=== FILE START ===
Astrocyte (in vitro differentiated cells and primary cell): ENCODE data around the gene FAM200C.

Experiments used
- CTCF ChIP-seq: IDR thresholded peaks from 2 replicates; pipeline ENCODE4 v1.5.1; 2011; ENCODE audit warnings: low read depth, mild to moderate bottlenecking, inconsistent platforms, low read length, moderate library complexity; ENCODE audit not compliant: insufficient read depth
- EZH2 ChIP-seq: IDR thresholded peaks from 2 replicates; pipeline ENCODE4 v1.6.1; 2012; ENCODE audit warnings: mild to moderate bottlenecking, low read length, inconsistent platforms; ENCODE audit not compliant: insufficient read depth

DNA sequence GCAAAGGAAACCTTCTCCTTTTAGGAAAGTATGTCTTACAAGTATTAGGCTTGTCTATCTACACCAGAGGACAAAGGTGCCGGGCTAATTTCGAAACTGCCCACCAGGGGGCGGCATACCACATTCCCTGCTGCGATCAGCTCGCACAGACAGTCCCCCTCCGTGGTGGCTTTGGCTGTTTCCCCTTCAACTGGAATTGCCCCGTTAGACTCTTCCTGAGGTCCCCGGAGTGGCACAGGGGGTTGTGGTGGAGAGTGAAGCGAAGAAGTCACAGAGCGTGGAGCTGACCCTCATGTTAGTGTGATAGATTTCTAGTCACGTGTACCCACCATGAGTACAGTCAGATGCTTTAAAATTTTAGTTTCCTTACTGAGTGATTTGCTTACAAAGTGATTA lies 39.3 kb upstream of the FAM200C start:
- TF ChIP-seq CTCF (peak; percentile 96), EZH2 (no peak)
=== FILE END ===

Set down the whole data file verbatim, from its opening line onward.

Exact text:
Astrocyte (in vitro differentiated cells and primary cell): ENCODE data around the gene FAM200C.

Experiments used
- CTCF ChIP-seq: IDR thresholded peaks from 2 replicates; pipeline ENCODE4 v1.5.1; 2011; ENCODE audit warnings: low read depth, mild to moderate bottlenecking, inconsistent platforms, low read length, moderate library complexity; ENCODE audit not compliant: insufficient read depth
- EZH2 ChIP-seq: IDR thresholded peaks from 2 replicates; pipeline ENCODE4 v1.6.1; 2012; ENCODE audit warnings: mild to moderate bottlenecking, low read length, inconsistent platforms; ENCODE audit not compliant: insufficient read depth

DNA sequence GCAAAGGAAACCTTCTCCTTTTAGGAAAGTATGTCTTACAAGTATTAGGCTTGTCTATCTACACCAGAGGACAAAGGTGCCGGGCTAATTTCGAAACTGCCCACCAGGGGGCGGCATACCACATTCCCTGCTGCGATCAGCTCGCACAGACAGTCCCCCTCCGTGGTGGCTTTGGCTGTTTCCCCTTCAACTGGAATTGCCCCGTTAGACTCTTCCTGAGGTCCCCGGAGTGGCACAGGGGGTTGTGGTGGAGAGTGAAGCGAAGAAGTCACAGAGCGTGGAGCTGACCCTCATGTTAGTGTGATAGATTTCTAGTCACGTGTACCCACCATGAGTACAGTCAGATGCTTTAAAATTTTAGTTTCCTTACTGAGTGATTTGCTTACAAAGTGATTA lies 39.3 kb upstream of the FAM200C start:
- TF ChIP-seq CTCF (peak; percentile 96), EZH2 (no peak)